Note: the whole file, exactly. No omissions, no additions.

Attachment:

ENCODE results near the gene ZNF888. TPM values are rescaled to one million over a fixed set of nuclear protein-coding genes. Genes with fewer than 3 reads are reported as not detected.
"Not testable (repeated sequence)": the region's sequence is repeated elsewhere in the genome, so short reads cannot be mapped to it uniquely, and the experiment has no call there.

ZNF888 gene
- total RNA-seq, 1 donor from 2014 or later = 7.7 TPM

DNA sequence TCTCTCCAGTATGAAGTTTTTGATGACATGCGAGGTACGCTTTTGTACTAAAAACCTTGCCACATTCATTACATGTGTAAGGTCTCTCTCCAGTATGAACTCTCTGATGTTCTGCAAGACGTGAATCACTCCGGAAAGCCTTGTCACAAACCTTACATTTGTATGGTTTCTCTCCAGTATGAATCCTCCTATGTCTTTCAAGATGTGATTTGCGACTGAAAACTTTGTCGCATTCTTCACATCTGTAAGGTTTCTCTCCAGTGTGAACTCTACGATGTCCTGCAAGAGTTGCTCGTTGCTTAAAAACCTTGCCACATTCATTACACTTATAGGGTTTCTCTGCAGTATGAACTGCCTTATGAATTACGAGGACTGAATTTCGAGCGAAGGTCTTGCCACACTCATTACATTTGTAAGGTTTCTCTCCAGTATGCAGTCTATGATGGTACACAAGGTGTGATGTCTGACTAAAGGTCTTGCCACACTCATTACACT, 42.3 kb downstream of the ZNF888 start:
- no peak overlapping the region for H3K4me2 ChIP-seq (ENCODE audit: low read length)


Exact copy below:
ENCODE results near the gene ZNF888. TPM values are rescaled to one million over a fixed set of nuclear protein-coding genes. Genes with fewer than 3 reads are reported as not detected.
"Not testable (repeated sequence)": the region's sequence is repeated elsewhere in the genome, so short reads cannot be mapped to it uniquely, and the experiment has no call there.

ZNF888 gene
- total RNA-seq, 1 donor from 2014 or later = 7.7 TPM

DNA sequence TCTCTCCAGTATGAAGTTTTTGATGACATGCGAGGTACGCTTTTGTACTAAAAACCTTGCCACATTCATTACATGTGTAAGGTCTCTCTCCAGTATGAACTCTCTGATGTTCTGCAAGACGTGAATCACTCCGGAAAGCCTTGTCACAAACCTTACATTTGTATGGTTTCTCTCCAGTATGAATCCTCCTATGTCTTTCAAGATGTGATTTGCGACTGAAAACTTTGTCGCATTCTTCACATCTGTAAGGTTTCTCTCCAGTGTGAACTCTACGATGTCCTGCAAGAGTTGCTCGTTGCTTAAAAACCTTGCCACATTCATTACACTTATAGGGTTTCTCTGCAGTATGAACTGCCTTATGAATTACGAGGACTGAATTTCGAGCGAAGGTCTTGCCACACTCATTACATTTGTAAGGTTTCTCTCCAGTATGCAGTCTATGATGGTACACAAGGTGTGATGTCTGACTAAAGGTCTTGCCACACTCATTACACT, 42.3 kb downstream of the ZNF888 start:
- no peak overlapping the region for H3K4me2 ChIP-seq (ENCODE audit: low read length)